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Desiccation

From Academic Kids

Desiccation is the state of extreme dryness, or the process of extreme drying. It is an extreme form of dehydration (though dessication is not a medical condition).

A desiccant is a substance that adsorbs water vapor from the air. It is most commonly used to remove humidity that would normally degrade or even destroy products sensitive to moisture. Silica gel, montmorillonite clay, and molecular sieves are commonly used as desiccants.

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Science

In science, a desiccator is a glass jar used in practical chemistry for making or keeping small amounts of material very dry. The material is placed on a shelf, and a drying agent or desiccant, such as dry silica gel or anhydrous caustic soda, is placed below the shelf.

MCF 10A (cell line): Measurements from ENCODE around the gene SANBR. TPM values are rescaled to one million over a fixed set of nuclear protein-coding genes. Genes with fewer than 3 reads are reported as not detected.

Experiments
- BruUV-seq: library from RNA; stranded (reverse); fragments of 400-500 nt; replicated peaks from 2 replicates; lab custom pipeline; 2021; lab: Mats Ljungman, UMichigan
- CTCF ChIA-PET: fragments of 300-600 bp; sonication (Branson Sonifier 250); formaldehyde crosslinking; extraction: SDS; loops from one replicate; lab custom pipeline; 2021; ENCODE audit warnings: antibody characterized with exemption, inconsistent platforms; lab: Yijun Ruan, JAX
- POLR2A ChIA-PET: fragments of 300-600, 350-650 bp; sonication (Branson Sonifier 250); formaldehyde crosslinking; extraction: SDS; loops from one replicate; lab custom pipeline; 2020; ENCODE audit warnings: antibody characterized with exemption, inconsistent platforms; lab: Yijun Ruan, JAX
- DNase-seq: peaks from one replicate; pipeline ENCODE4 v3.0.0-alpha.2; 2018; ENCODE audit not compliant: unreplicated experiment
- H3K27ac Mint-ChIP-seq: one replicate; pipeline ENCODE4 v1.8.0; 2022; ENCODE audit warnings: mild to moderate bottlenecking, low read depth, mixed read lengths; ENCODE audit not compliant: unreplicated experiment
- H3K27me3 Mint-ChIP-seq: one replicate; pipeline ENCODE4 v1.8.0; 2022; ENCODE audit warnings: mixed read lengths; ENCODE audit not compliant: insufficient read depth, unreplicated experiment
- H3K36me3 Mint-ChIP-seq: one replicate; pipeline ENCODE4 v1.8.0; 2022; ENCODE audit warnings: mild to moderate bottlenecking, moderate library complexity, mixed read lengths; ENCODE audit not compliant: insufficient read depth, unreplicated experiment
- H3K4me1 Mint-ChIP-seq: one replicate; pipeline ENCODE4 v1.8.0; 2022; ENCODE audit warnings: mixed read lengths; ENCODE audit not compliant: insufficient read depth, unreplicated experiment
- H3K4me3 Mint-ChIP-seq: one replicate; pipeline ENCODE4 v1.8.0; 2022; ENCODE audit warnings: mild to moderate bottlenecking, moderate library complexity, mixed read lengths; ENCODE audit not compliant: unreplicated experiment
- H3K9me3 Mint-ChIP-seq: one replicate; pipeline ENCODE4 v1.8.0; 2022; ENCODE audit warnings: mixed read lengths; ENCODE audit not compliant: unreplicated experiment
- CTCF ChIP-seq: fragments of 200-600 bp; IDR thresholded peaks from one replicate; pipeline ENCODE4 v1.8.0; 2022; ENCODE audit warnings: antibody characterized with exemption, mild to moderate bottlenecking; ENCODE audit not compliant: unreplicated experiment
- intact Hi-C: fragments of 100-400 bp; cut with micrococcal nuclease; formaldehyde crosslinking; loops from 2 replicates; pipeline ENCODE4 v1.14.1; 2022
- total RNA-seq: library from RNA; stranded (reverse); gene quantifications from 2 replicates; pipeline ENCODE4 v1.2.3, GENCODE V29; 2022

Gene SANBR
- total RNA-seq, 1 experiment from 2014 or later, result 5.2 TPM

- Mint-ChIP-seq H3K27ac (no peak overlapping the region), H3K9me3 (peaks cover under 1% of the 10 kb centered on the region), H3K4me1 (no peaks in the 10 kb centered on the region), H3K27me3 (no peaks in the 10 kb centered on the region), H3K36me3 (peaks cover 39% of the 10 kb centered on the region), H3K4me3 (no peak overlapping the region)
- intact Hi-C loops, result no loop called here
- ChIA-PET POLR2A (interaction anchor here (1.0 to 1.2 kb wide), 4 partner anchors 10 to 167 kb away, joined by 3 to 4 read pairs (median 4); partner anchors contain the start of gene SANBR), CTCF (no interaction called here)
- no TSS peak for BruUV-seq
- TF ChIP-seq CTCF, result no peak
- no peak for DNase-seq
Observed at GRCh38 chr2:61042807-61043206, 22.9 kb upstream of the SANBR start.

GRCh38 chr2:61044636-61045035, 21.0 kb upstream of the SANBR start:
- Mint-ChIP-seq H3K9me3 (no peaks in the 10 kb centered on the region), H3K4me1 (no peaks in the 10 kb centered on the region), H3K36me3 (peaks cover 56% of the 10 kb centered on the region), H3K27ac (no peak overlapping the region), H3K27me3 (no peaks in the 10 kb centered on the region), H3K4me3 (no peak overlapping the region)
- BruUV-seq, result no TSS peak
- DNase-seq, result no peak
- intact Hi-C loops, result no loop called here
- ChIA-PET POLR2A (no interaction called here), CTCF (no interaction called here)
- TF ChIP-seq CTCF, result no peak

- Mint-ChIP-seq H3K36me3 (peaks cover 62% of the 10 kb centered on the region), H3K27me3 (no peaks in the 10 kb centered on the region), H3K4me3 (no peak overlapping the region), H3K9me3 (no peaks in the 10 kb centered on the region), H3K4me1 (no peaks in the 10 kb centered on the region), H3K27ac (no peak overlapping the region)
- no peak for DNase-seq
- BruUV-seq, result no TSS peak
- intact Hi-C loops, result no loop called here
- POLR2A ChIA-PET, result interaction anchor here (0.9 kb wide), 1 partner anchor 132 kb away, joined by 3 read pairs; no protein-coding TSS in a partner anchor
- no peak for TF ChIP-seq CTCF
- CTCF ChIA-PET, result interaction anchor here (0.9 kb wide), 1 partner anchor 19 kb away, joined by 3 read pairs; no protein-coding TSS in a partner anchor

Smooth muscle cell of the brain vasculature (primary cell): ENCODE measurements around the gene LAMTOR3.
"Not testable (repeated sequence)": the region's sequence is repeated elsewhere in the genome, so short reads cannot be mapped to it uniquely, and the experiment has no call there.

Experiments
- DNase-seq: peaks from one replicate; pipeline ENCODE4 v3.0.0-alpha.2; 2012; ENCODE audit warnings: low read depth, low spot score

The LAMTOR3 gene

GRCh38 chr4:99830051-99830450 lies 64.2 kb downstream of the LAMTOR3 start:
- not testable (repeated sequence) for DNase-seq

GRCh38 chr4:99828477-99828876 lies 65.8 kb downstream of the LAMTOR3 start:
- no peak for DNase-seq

Often some sort of humidity indicator is included in the desiccator to show, by color changes, the level of humidity. These indicators are in the form of indicator plugs or indicator cards. The active chemical is cobalt chloride (CoCl2). Anhydrous cobalt chloride is blue. When it bonds with two water molecules, (CoCl2•2H2O), it turns purple, and its hexahydrate form (CoCl2•6H2O) is pink.

Broadcasting

In broadcast engineering, a desiccator may be used to pressurize the feedline of a high-power broadcast station. Because it carries very high electrical power levels from the transmitter to the antenna, the feedline must have a good dielectric. Because it must also be lightweight so as not to overload the radio tower, air is often used as the dielectric. Since moisture can condense in these lines, desiccated air or nitrogen gas is pumped in. This pressure also keeps water or other dampness from coming in the line at any point along its length.

Other uses

Desiccated coconut is the dried, finely shredded flesh of the coconut, much used in cooking desserts. It is also used in other types of food preservation.

Mild desiccation of the air can be accomplished with a dehumidifier.

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